As an animal rights activist, I’ve participated in my fair share of protests, signature gatherings, political campaigns and more.  Some of these efforts have been a lot more effective than others, yet a range of approaches to protesting continue to persist. So, after being sent an article about barely-clothed activists in Barcelona demonstrating as ‘cuts of meat’ and later seeing an article about Mercy For Animal’s Why Love One but Eat the Other tour, it got me thinking. You can pretty much boil down the essence of different animal rights protest styles into personalities! Why would we want to do that? Why not?! A great way to stay motivated (and sane) while advocating for animals is to learn how to laugh at ourselves, don’t you think?

1. The Naked

Probably the most talked about form of animal rights protesting –– taking off your clothes  –– doesn’t always equate to raising awareness. It’s also commonly been put down for being sexist, which just adds another layer between the true message of animal protection and the public. As we’ve said before, “We’ve never met anyone who saved animals or quit eating meat because they saw a naked lady (or dude) … and lettuce bikinis (or briefs) do not increase lettuce consumption.” Have you?



2. The Angry

A common style when you’ve just had enough and need to let it out. I’m sure we’ve all been there at some point, but I have been to an angry protest and it was not a great experience. People feel attacked, and that immediately closes the door for intelligent discussion of an issue. More importantly, it’s not easy to listen to a message when you’re being yelled at! Save the anger for when you’re hanging out with some close friends. Even better, channel that anger into something creative (art, music, or writing, perhaps!).


3. The Gory

Attention grabbing, but is it the best method? Common in fur protests, meat protests, circus protests, and really any kind. Yes, these images are the truth about what happens to animals in different abusive situations and, for some people, seeing a jarring image may wake them up to unknown cruelty and take steps toward a more humane lifestyle. However, it often makes people shut down because, yes, they don’t want to see it. So perhaps lead with a lighter foot until people are ready to find out themselves.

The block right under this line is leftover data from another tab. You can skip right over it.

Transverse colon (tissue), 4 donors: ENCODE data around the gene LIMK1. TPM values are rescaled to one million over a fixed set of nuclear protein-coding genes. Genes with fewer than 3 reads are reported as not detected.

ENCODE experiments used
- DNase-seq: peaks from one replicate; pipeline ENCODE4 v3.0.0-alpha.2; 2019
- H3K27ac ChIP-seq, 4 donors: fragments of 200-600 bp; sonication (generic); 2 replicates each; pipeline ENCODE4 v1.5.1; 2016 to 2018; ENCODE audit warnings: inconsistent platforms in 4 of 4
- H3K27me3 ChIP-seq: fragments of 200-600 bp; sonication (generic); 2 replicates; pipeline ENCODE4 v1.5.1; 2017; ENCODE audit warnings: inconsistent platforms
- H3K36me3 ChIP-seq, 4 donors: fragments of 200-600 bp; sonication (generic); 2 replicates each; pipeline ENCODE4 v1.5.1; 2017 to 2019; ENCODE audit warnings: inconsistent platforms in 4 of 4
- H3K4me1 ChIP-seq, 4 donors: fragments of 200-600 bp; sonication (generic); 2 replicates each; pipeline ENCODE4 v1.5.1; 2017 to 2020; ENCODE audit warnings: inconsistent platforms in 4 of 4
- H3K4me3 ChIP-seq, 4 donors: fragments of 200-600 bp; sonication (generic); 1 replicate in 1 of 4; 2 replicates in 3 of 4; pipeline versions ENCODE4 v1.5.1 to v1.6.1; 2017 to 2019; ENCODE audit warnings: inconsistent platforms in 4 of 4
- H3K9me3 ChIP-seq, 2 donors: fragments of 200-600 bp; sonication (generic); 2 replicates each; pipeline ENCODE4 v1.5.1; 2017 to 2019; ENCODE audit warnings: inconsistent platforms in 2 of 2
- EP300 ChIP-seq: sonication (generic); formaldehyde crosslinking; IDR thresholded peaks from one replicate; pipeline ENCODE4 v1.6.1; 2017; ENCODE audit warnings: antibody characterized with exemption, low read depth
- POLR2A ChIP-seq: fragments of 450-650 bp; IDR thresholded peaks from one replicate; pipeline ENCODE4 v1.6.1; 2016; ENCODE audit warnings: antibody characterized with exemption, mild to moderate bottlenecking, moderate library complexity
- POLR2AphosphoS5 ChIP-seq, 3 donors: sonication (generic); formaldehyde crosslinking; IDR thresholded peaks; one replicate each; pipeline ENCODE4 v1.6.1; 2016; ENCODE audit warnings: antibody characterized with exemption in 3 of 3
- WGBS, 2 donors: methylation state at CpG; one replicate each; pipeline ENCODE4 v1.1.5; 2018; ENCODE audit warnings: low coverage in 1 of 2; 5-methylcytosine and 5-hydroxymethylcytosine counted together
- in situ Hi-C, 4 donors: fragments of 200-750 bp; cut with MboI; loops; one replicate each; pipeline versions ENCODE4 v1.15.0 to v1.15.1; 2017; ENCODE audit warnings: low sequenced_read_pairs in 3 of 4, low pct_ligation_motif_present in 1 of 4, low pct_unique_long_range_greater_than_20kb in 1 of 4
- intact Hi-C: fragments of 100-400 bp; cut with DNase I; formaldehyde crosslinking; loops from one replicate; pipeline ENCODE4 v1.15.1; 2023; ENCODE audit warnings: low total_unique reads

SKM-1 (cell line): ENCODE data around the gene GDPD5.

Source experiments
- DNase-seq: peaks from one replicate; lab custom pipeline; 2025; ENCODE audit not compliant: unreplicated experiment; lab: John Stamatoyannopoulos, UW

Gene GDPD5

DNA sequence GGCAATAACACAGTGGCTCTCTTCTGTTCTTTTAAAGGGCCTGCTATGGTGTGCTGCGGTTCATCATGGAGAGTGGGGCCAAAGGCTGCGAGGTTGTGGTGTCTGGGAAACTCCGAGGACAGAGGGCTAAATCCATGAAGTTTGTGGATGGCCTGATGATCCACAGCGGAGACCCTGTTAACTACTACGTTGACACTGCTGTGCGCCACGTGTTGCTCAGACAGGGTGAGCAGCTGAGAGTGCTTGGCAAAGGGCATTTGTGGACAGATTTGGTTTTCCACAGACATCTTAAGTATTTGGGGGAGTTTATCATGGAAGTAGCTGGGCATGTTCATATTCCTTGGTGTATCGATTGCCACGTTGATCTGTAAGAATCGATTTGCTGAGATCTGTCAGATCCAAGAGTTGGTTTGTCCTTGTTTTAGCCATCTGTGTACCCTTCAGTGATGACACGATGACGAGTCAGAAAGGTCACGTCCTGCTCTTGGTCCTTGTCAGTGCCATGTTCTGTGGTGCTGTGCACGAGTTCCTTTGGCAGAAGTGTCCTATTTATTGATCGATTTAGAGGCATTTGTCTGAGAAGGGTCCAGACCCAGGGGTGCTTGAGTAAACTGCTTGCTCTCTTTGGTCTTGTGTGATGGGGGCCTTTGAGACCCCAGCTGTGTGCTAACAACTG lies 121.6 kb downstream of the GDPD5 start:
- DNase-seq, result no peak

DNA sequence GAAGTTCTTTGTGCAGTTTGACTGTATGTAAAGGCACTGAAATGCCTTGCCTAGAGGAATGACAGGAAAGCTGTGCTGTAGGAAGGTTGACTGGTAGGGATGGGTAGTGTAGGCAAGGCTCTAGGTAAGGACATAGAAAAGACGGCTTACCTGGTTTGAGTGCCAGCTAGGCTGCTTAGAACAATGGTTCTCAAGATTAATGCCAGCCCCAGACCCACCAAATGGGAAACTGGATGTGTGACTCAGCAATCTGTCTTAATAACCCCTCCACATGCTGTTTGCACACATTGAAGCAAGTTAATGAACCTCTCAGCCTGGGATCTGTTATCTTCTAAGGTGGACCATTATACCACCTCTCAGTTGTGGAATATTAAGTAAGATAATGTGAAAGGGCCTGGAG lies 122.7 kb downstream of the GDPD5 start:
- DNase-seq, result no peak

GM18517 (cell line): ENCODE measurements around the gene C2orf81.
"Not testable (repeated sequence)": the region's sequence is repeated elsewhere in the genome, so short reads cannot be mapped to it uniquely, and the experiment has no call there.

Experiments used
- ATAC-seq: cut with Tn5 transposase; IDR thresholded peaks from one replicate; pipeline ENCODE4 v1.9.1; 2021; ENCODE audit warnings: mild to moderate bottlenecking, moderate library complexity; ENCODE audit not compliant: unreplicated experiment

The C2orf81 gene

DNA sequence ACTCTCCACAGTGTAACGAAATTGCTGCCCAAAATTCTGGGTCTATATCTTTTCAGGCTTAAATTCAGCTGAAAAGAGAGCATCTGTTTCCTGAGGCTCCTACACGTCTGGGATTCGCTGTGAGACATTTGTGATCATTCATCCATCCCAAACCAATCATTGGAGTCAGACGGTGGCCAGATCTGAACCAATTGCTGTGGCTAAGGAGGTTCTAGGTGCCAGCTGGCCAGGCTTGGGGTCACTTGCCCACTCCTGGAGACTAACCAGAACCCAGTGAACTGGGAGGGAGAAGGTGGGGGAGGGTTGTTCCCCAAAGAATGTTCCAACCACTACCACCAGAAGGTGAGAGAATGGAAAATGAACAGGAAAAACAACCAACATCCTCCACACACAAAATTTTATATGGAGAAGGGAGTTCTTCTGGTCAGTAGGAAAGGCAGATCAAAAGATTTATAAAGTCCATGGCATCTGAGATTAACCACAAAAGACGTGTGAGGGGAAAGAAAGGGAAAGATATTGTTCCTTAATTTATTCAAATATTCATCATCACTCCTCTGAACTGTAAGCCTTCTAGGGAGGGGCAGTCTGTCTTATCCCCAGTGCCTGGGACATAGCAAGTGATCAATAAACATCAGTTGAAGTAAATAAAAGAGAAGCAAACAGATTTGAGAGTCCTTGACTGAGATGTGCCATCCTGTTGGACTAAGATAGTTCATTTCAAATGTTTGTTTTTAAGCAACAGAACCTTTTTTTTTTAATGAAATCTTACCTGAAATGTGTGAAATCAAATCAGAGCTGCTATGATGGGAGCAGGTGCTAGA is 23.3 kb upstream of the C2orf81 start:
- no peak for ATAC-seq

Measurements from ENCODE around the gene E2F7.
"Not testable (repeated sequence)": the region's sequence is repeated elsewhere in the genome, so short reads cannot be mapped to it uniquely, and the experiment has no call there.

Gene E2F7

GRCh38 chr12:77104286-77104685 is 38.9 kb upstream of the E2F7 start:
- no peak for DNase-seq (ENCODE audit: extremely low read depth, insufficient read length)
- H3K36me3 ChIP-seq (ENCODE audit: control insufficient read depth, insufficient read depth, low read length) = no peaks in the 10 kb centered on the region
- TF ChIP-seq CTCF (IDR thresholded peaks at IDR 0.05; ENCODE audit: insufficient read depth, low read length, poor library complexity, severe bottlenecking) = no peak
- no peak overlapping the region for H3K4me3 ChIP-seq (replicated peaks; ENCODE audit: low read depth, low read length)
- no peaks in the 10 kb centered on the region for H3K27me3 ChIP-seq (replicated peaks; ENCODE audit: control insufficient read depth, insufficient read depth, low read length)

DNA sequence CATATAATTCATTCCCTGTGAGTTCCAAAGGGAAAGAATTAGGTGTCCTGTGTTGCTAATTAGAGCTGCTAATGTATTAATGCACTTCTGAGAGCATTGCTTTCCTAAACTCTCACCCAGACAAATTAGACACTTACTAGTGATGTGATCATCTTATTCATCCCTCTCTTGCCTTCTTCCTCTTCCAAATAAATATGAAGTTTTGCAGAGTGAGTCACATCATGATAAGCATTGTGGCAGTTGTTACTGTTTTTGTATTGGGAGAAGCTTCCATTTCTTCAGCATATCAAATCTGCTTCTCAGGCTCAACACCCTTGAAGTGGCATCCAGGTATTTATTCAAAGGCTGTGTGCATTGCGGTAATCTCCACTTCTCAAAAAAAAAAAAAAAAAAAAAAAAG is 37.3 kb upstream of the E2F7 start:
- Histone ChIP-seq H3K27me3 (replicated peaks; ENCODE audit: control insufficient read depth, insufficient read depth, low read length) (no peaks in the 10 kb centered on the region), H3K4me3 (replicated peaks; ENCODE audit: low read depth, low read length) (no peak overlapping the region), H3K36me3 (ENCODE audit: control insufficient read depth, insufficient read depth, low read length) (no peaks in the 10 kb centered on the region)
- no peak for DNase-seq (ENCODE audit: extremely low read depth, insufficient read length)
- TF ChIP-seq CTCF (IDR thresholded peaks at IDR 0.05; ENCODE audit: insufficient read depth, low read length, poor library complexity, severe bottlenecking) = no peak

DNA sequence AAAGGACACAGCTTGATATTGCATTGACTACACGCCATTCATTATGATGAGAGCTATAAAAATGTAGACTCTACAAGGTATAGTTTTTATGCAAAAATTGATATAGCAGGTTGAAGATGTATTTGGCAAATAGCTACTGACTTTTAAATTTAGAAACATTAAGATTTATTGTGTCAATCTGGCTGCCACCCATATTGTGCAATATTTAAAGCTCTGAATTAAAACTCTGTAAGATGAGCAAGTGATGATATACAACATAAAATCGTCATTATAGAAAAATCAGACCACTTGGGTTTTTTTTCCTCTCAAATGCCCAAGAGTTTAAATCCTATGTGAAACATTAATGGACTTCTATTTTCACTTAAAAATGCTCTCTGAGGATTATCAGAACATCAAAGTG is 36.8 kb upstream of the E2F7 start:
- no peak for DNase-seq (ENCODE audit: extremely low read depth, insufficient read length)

4. The Organized

These are typically walks or large-scale protests put on by national animal rights organizations, but some grassroots groups do it well too! Mercy for Animals staff members don suits and ties and give out specific instructions to attendees on what to do if approached by press and how to appear in pictures. This allows the organization to produce a consistent image and powerful message for each campaign. Appearing as a unified group keeps the event professional and on point.



5. The Reluctant

This “personality” is for those who feel strongly about an issue, but just can’t push themselves to take that next step. Don’t be afraid! Protesting doesn’t have to be in your face or on the streets. You can be a “silent” protester of products that are cruel to animals. Start by not purchasing the products yourself, and then when you build conviction behind your choices, you can start explaining your reasons to others and being a more active part of the movement.



Our approaches may be different, but we’re all in this together. We’re all trying to do our part to improve the lives of animals, and different messages and styles may have a different impact on people. Joining others for a protest is a great way to feel a sense of community among animal activists, and it can lead to building your network and doing bigger things. The bottom line is, we should get active for animals!

Lead Image Source: Matt Kowai/Flickr